Lipinski Pledges to Fight Effort to Take Away Funding for Rail Project That Will Create Jobs, Ease Metra Congestion (February 24, 2011)

Today, Congressman Dan Lipinski (IL-03) and Illinois Sen. Dick Durbin vowed to fight to preserve $133 million in federal funding for the Englewood Flyover, a linchpin of the CREATE rail modernization program that will reduce Metra delays for Third District riders, create 1,450 jobs, and boost long-term economic growth. The project’s funding would be immediately eliminated in the spending bill for the current fiscal year that the House approved early Saturday morning and Congressman Lipinski opposed. The legislation now heads to the Senate for consideration. Congressman Lipinski is the leading supporter of CREATE, having obtained the first $100 million for the program in 2005 and having helped to secure hundreds of millions of additional dollars for it since then.

“As my record reflects, I believe that the national debt is a threat to America’s long-term economic health and that we need to cut unnecessary spending to assure our future prosperity,” Lipinski said. “But we can’t cut with our eyes closed; we must continue to make investments that are critical for the future of our nation, especially our middle class. The Englewood Flyover provides a tremendous bang for the buck, and cutting it now would be incredibly short-sighted. It will create 1,450 jobs at a time when there aren’t nearly enough middle class jobs available. It will reduce delays on Metra’s Rock Island District line and is the critical first step toward eliminating delays on the Southwest Service line, benefiting 40,000 riders every weekday. As a linchpin of the CREATE rail modernization program, it will boost economic growth for years to come. It’s vital we continue to move the program forward.

“When you talk about the Englewood Flyover, you’re talking about a concrete investment in local jobs,” Lipinski said. “Just last month, Chicagoland traffic congestion was named the worst in the country. Congestion is a job killer, costing Chicago-area businesses $3.3 billion and local consumers $1,738 each on average annually. By keeping truck traffic off our roads and making commuting on Metra faster and more reliable, the Englewood Flyover will provide badly needed congestion relief that keeps our economy moving. Maintaining funding for it is essential.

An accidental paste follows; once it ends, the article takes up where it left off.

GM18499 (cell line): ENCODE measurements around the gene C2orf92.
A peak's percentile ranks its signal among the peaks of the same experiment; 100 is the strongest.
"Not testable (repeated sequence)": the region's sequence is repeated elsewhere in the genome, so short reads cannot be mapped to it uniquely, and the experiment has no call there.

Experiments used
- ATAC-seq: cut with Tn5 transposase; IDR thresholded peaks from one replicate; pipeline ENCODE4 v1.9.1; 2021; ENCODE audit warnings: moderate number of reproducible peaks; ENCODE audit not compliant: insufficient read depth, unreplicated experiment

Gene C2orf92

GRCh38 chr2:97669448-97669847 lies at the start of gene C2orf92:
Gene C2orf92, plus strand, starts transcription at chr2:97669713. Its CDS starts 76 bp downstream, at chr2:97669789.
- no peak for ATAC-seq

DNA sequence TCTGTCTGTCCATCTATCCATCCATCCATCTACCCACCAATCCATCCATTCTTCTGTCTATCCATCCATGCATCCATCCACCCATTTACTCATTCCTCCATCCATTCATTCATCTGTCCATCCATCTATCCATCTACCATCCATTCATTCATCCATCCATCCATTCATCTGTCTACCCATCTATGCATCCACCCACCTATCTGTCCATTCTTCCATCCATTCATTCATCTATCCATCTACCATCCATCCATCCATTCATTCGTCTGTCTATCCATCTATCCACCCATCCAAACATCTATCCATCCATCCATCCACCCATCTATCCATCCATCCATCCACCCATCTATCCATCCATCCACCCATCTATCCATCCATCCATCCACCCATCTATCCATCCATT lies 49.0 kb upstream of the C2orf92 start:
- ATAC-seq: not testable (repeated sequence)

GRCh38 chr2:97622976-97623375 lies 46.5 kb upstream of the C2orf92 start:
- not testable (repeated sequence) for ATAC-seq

“Yes, we need to cut spending, but we need to do so in a responsible manner,” Durbin said. “We shouldn’t abandon our commitments to creating jobs and economic development in the midst of this recession.”

The Englewood Flyover will build a bridge to carry Metra’s Rock Island line over the Norfolk Southern/Amtrak tracks at 63rd Street in Chicago, ending delays that occur when trains must wait for other trains to cross at the rail-rail intersection before proceeding. Failure to increase freight rail capacity through CREATE would mean missing out on 17,000 jobs and $2 billion in annual economic production in the Chicago metropolitan area.

CREATE will reduce congestion with track, switch, and signal upgrades and by constructing overpasses and underpasses to end conflicts at both rail-rail and highway-rail crossings. It will also limit locomotive engine idling and improve air quality. CREATE is a first-of-its-kind partnership, bringing together the federal government, the Illinois Department of Transportation, the Chicago Department of Transportation, Metra, and the Association of American Railroads.

“There is no doubt that we must cut spending, reduce the national debt, and restore fiscal discipline,” Congressman Lipinski said. “Three weeks ago, I parted ways with most Democrats and voted for a resolution calling for a reduction in spending for the rest of this fiscal year to 2008 levels. But the House Republicans’ spending bill goes far beyond that, and in the final analysis it cuts from the wrong places. Funding for job-creating investments like the Englewood Flyover should be preserved as we work to reach a sensible agreement to fund our government for the rest of the year.”

(February 24, 2011)


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